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BBE or EQ?

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  • BBE or EQ?


    I've seen a lot in the archives about the BBE sonic maximizer and how it can really fatten up the td-8 sounds....especially live (could REALLY use that!) So, I got psyched and started planning to purchase one. Then, I started thinking perhaps the better solution is to go with a real EQ unit. What are the pros and cons? You can't beat the price for the BBE 362. But, can I do better with EQ for comparable cost? Help? Thanks as usual!

  • #2
    They are really two totally different technologies. Maybe you should go to BBE's web site to get an explanation of how their processing works. If there is any way to try both units in the store before you buy, or buy from a store that will let you exchange one for the other, that would be good too.


    • #3
      Yes, the BBE does more than just raise or lower the amplitude of certain frequency ranges. As Bagman says, the best thing to do would be to test drive it yourself. Make sure you listen to it over a good PA speaker at high volume. Then, try to reproduce the results with a good EQ. I notice that the BBE has a more profound effect on certain samples in my TD-8, really bringing out the tone and dynamics on them -- giving the sample a "personality" it never had. On other samples, the BBE does little more than what I could achieve with the 3-band EQ on my mixer. Also keep in mind that many people don't like what the BBE does to cymbal samples. It seems to work better with samples that cover a wider range of frequencies, i.e. drums.
      Roland TD-20 v1.08, various v-drums and v-cymbals, Yamaha KP65's, Axis pedals, Gibraltar hardware, Mackie 1202/SRM450 (pre-china)


      • #4
        I also have looked a little bit into getting a BBE. Depending on whether you want to use it live or just recording then from what I have deduced from a few people I have talked to that it makes more sense live than using it to record. With the BBE your are kind of introducing extra stuff to make that fat sound, kind of like trickery if you will. I think live you can and should be able to get away with that. But when recording I think it might start getting in the way when trying to process the signal for pre-mastering. What I mean (I think ) is that when you record the extra information to fatten the sound up will be added to the signal. Now if you are mixing down and adding effects and such that extra information or frequencies if you will will be altered too. I think you can fatten the signal up in other/better ways while mixing down a recording with other techniques/sources. I don't know if this makes sense at all. Now I'm sure people use the BBE during recording too and get great results but I'm just going by what I have heard and understand about what it does.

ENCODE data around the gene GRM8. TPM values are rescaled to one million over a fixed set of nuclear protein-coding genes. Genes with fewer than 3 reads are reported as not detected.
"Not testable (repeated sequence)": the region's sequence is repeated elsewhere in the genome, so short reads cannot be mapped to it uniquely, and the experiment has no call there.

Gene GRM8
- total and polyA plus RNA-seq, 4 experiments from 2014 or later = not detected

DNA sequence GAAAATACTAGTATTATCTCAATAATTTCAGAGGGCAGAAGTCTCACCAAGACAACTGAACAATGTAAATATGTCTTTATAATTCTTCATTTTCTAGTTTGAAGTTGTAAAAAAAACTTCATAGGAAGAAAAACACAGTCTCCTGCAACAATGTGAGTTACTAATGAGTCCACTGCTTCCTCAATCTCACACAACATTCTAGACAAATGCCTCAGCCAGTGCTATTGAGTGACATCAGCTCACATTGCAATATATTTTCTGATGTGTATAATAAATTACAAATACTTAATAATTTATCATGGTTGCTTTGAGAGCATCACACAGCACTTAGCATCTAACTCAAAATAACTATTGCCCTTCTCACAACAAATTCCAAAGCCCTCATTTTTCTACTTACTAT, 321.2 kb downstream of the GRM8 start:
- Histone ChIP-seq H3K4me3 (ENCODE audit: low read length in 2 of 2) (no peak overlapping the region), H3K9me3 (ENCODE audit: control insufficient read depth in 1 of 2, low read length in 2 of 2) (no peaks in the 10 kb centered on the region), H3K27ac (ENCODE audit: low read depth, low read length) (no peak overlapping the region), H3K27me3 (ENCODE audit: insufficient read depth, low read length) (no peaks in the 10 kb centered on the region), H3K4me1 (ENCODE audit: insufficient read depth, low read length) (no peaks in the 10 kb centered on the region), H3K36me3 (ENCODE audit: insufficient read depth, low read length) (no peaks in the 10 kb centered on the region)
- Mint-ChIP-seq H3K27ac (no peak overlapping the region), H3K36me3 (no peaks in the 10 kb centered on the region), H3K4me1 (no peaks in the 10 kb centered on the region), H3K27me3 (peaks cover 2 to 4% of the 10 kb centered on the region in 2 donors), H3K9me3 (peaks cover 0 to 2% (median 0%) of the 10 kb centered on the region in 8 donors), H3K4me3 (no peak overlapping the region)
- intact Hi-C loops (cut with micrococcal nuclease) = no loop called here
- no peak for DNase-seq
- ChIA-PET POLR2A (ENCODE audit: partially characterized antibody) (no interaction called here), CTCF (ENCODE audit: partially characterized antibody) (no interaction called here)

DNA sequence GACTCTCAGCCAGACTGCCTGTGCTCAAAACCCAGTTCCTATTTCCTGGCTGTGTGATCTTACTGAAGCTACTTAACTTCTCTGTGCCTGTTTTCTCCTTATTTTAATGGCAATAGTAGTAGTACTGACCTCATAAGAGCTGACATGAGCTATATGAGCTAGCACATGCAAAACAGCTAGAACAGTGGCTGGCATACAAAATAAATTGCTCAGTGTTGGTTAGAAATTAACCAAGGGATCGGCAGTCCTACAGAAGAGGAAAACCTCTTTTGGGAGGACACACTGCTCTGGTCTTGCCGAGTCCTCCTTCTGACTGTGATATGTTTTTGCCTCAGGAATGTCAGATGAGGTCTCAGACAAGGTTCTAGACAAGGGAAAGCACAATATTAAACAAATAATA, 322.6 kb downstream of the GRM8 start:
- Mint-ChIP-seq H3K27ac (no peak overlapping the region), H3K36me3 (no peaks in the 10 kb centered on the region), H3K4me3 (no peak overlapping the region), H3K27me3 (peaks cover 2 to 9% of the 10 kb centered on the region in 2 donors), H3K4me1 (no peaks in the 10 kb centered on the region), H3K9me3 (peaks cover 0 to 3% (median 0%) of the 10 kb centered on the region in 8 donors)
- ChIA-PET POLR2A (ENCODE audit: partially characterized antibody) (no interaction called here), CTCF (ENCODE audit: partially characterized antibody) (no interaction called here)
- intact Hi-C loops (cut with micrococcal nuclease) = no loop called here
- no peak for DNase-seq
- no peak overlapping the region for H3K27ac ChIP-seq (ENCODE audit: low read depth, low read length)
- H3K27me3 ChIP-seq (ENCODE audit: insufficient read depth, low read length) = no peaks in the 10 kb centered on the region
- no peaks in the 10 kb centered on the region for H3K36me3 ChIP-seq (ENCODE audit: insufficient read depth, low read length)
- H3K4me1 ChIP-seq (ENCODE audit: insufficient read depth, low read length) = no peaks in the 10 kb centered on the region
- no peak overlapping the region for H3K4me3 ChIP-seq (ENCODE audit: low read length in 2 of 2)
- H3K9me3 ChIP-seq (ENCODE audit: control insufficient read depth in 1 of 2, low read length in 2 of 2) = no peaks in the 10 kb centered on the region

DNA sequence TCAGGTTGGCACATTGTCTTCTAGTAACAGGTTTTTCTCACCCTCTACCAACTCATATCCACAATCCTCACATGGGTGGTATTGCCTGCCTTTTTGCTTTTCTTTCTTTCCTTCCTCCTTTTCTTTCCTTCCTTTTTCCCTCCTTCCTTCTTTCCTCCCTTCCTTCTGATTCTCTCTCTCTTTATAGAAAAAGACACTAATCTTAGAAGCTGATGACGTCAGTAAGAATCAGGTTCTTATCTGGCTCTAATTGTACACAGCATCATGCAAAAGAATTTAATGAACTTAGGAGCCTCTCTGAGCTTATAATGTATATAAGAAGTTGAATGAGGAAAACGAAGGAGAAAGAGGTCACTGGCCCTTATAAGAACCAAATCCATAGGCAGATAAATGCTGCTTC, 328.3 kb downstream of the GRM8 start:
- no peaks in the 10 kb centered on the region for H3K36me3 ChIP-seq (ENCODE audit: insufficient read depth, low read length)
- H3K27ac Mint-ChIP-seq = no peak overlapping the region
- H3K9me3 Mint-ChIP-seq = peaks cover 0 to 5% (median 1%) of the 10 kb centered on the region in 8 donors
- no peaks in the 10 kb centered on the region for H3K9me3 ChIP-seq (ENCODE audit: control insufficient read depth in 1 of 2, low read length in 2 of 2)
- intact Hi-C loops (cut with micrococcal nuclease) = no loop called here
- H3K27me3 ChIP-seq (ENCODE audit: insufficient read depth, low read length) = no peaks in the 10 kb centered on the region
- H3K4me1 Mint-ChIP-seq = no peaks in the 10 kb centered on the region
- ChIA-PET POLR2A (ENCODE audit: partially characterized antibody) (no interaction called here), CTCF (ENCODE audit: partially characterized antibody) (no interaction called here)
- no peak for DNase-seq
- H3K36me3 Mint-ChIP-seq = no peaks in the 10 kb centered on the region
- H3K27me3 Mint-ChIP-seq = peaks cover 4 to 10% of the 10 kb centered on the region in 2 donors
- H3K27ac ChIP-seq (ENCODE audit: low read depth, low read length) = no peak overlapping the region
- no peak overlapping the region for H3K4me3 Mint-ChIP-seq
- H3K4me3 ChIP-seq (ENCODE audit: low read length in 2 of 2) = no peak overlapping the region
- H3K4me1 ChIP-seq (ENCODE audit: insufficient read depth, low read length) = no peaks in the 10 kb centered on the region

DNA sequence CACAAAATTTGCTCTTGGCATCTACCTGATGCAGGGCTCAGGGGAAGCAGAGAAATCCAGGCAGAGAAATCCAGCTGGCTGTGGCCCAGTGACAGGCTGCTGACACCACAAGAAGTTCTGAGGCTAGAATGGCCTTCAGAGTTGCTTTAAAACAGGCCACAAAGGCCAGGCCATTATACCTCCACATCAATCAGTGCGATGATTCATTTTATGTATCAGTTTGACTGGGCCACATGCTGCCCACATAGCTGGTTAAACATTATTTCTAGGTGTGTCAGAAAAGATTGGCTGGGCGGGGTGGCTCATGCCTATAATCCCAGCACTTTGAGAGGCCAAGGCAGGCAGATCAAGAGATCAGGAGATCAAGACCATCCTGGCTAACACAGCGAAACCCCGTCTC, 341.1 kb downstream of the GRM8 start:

My 2 cents

        Brian Kidd


        • #5
          I don't think the BBE introduces anything "extra" to your signal, as effects units do -- the BBE just manipulates what's already there, like a compressor or EQ. This is why the BBE is employed as a "serial device" instead of a "parallel device" (did I mix those up?) i.e. the input signal itself is altered rather than mixed with another signal. The result, supposedly, is a signal that is more "compatible" with open-air speakers.
          Roland TD-20 v1.08, various v-drums and v-cymbals, Yamaha KP65's, Axis pedals, Gibraltar hardware, Mackie 1202/SRM450 (pre-china)


          • #6
            Yup, the bbe adjusts the 'true' signal coming in so that the output that's sent into a speaker will causing vibrations that better approximate the actual input signal. The physical characteristics of the speaker will alter the input signal (impedance of the coils and inertia of the drivers). The BBE unit estimates these effects in advance and adjusts the music signal so the speaker output will be more in phase, and the air vibrations will better match the signal variations.

            This is a really crude explanation; pop over to the Patent Office site at uspto.gov and check out patent # 4,482,866 for more details!


            • #7
              Great info guys! Thanks! Ok, all your feedback is consistent with what I am getting from a couple of local music store dealers with whom I spoke. The consensus appears to be that it is a great device for enhancing one's live sound and should probably left alone for studio work (or use other, more traditional effects, e.g. EQ). No problem. I really just want it for live sound. Had a ***** of a time at a small venue a couple weekends ago in which mixing sound was aweful! I had a super fat tom, kick sound...but, struggled mightily with my cymbal and snare sounds. They just kept getting lost in the mix. The room/floor of the venue was all wood/glass too. Very weird. And very tough to mix/optimize in. A few earlier threads on BBEs here had some doing flips over the capacity of the BBE to enhance V sounds live. So, after playing that show, I was very interested in finding out more. Looks like there is a trip to my local guitar center for a demo in my future Thanks guys!!